Over the years, I’ve seen quite a few of similar videos, but I think this is the funniest of them all! Given how seriously airlines take safety, I hope this flight attendant is not fired or punished any other way. Because, unlike all those regular instructions, people will actually listen to these, and, on top of them, will actually remember…
This accident has recently came up in a conversation I had with a few friends. Surprisingly, it’s not as widely known as I thought it was. Read through the Wikipedia page for more details.
The Überlingen mid-air collision occurred at 21:35 UTC on 1 July 2002 between Bashkirian Airlines Flight 2937 (a Tupolev Tu-154M passenger jet carrying 60 passengers – mostly children – and 9 crew) and DHL Flight 611 (a Boeing 757-23APF cargo jet manned by two pilots) over the towns of Überlingen and Owingen in southern Germany. All 71 people on board the two aircraft were killed.
Nearly two years later, on 24 February 2004, Peter Nielsen, the air traffic controller on duty at the time of the accident, was stabbed to death by an architect, Vitaly Kaloyev, who had lost his wife and two children in the accident.
On 19 May 2004, the German Federal Bureau of Aircraft Accidents Investigation (BFU) published its determination that the accident had been caused by shortcomings in the Swiss air traffic control system supervising the flights at the time of the accident and by ambiguities in the use of TCAS, the on-board aircraft collision avoidance system.
This is obviously very tragic, but what a story! I’ve heard a rumor that there will be a drama movie made about it. That’s in addition to a few documentaries that already exist. Like this one, for example:
Cyprus Mail reader asks an interesting question:
Having just read your article on the Cyprus Airways pilots’ legal action against the board, I cannot believe their audacity.
They talk about how the board should remove excess staff. There are 71 pilots for a fleet of six aircraft. That is an amazing amount of pilots for such a small fleet. That is the equivalent of 10 crews per aircraft, when normally an airline would have four, possibly five crews per aircraft, especially with such a small route structure. Why so many pilots?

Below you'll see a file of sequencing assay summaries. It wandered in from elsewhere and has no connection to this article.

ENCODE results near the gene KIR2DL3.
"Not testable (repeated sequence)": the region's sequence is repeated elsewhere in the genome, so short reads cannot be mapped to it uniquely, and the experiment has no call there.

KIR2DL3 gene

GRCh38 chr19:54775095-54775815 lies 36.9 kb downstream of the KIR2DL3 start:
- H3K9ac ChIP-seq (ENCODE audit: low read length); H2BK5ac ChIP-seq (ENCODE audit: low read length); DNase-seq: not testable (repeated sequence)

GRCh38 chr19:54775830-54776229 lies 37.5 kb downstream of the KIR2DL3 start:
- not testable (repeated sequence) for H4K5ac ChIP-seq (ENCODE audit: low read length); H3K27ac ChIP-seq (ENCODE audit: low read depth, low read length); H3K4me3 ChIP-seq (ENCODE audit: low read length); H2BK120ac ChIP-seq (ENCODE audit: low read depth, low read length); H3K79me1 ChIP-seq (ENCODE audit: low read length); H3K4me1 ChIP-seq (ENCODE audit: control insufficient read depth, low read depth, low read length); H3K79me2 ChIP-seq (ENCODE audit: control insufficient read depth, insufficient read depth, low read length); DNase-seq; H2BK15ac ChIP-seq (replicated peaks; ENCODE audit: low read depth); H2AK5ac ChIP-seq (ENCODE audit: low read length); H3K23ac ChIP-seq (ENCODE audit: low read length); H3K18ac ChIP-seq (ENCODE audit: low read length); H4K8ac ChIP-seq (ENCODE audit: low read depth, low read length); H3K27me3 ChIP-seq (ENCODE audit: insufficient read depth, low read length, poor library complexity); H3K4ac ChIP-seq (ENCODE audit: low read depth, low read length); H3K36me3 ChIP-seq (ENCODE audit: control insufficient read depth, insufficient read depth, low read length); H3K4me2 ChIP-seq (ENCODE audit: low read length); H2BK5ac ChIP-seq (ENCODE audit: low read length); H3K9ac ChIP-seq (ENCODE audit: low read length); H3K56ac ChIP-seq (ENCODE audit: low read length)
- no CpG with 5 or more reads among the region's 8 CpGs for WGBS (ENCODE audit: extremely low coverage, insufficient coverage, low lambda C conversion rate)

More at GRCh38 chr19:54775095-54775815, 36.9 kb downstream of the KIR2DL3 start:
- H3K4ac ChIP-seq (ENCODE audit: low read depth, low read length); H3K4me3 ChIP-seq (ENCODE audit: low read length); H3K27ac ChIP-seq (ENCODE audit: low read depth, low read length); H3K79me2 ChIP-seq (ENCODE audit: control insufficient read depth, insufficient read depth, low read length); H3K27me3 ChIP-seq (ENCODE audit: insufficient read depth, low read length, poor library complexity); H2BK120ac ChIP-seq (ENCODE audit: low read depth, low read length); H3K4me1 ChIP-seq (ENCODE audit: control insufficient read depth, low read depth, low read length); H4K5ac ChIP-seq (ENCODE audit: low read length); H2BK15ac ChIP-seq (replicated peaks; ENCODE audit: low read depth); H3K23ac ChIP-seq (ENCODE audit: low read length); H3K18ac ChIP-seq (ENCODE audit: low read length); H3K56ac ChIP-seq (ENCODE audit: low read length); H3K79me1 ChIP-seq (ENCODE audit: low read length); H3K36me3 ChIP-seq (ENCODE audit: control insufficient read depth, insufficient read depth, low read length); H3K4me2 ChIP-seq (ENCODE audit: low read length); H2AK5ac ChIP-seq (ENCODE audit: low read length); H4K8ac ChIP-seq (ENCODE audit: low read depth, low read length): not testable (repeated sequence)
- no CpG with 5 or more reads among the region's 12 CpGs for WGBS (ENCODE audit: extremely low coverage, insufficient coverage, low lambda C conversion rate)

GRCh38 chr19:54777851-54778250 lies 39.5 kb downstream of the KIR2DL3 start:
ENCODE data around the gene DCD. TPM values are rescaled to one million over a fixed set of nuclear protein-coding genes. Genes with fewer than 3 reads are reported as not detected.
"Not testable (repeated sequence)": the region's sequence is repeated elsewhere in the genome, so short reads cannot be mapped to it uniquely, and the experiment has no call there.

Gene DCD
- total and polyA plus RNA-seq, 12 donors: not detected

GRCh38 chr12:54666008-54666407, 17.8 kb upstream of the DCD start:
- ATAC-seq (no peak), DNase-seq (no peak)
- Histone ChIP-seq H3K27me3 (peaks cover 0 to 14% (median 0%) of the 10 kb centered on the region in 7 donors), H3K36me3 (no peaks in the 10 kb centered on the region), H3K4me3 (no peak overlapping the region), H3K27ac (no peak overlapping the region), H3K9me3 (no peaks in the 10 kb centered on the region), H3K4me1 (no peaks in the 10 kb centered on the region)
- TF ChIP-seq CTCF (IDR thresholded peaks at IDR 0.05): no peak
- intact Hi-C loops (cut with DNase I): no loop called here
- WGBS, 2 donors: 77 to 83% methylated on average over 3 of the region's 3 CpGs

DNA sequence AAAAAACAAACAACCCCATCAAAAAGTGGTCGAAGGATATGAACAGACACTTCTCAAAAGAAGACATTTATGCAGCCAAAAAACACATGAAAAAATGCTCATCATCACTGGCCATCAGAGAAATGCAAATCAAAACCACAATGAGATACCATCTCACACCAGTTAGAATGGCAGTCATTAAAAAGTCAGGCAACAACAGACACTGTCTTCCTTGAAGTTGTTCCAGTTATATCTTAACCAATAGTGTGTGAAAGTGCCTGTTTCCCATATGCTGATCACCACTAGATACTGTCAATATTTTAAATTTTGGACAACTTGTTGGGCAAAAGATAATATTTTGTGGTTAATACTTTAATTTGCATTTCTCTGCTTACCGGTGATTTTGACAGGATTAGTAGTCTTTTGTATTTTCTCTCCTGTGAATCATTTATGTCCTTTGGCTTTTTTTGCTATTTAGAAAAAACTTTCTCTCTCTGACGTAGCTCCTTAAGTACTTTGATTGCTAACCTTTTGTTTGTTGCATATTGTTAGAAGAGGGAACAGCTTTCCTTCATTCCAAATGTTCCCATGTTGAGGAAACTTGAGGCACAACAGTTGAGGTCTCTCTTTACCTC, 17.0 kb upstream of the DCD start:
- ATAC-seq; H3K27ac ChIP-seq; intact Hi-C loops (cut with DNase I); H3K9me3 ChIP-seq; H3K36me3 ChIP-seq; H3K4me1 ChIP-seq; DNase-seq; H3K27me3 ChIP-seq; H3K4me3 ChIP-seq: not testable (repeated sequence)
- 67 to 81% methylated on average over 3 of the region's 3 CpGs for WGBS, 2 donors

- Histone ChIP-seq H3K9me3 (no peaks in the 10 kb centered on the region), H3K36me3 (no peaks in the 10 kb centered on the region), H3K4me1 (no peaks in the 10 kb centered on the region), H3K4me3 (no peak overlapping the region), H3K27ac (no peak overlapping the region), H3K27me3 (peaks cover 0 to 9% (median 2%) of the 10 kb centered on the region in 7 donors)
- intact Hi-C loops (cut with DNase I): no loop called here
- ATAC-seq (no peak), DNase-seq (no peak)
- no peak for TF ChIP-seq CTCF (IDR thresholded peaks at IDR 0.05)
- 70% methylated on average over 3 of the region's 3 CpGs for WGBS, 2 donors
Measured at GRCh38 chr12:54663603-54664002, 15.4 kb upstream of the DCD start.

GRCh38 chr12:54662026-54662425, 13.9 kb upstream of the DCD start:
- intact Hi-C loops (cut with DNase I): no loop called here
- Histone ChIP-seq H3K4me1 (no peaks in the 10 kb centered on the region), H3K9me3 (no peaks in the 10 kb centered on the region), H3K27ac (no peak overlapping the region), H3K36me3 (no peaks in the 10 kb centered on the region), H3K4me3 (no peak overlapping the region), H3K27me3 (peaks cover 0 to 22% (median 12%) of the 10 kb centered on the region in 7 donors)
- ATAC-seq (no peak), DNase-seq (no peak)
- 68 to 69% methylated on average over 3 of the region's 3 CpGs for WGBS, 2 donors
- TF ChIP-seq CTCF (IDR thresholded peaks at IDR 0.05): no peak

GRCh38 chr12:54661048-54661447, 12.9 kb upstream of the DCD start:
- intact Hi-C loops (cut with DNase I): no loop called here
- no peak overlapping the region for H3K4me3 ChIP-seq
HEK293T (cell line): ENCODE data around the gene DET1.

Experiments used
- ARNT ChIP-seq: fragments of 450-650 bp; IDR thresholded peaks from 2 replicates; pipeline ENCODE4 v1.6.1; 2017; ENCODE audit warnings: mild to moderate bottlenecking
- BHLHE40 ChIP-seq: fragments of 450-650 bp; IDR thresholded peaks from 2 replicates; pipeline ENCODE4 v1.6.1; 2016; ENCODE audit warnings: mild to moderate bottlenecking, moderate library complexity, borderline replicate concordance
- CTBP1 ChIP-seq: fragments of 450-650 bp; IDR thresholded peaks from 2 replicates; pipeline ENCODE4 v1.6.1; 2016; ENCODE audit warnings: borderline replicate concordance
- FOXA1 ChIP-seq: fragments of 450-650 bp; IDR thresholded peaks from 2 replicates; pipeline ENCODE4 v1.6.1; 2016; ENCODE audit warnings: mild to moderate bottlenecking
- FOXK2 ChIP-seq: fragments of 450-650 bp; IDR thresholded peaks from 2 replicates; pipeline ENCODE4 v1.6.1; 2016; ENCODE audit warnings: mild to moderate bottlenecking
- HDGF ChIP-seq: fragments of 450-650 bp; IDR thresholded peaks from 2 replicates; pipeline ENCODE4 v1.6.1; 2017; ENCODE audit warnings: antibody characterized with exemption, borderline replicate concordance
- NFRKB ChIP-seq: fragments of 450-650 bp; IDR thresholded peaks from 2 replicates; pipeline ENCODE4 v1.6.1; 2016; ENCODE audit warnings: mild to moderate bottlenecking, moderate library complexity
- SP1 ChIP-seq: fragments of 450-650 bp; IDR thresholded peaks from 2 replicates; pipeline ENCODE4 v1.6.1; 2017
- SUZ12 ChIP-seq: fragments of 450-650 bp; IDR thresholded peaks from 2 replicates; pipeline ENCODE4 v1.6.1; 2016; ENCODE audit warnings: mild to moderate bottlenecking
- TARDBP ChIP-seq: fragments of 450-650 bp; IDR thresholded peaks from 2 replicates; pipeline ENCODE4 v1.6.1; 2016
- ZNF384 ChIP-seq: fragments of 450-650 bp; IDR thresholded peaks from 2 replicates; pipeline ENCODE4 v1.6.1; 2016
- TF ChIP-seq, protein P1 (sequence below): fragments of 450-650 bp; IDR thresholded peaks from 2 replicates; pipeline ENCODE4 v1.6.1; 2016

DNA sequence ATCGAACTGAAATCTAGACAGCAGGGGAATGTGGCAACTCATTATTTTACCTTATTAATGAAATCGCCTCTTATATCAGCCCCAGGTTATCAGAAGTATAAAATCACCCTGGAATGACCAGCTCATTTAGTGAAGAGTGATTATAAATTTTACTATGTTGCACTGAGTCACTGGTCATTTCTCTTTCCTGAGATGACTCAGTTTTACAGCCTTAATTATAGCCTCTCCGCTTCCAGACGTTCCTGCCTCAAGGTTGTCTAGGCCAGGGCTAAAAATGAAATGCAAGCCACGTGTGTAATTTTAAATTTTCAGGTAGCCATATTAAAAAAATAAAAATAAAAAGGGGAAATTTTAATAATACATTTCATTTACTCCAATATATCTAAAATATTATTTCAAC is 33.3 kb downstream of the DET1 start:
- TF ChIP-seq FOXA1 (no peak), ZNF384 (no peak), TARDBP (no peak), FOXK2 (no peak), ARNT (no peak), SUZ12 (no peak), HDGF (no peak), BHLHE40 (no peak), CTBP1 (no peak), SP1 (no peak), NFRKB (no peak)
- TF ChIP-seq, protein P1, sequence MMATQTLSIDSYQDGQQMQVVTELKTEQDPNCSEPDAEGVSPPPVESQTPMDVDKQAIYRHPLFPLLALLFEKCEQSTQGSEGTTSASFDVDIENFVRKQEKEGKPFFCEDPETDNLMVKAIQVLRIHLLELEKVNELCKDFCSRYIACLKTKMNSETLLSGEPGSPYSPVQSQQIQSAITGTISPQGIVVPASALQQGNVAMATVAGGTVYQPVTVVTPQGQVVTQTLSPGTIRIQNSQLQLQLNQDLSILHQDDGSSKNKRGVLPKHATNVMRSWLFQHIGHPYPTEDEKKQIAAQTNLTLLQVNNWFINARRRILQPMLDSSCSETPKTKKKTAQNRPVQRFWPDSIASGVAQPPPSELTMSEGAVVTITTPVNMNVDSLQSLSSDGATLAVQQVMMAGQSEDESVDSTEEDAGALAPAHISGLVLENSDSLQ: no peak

No wonder the airline cannot make a profit.
I wonder how many people actually know the following:
- how many aircraft Cyprus Airways has in its fleet?
- how many pilots are employed by the Cyprus Airways?
- how many pilots are usually in one crew?
- how many crews on average an airline has per aircraft?
- how does the number of crews per aircraft varies based on the route structure?
They are travel agents, airline personnel, or frequent flyers, and all of them are obsessed with finding the best flights.
They understand airline pricing, rules, routing, and frequent flyer programs. They’re also real people, so you can ask them anything.
I think this is a brilliant idea and excellent crowd-sourcing example.
Cyprus Mail reports that Cyprus Airways expands its operations in Greece:
“After the positive response from the Athens-Thessalonica-Athens route, the airline decided to start new regular flights to the country’s most important airports,” CY announced yesterday.
Starting on October 28, there will be twice-daily flights between Athens and Heraklion, one from Athens to Rhodes and back; one a day between Heraklion and Thessalonica and another between Rhodes and Thessalonica three times a week.
My first reaction after reading this is – what are they thinking? Cyprus Airways has been in a lot of financial troubles lately, getting lots of help from the Cyprus government, including the kick out of the competition – Ryanair (here and here). But at least Ryanair was working with Cyprus, bringing lots of people in and out. What does Cyprus Airways do? Yeah, right, instead of trying to help the Cyprus tourism a bit, they go to Greece. Which, given Greece’s troubles, is questionable as well. What’s the point of having Cyprus Airways in Cyprus at all then? And why does the government spend the money on them. Let them go to the other side of the world, if they want to, and help Australia’s tourism, or something…
The European Parliament has approved the controversial data transfer agreement, the bilateral PNR (passenger name register), with the US which requires European airlines to pass on passenger information, including name, contact details, payment data, itinerary, email and phone numbers to the Department of Homeland Security. Under the new agreement, PNR data will be ‘depersonalized’ after six months and would be moved into a ‘dormant database’ after five years. However the information would still be held for a further 15 years before being fully ‘anonymized.’
I’m so glad that I managed to visit the USA before it became a paranoid concentration camp. The way things go, I don’t think I’ll live long enough to visit it again, without being worried for an arrest and endless detention.
P.S.: And some people still talk about privacy. What privacy?
Here is a mesmerizing video that I picked up at Pestaola.gr – 24 hours of worldwide air traffic compressed into a minute or so video. Look at the density of that! Consider the complexity of the underlying technology. Consider how many people are affected but all of that. And that’s not even all worldwide traffic, since some of it escapes the technology used for this research.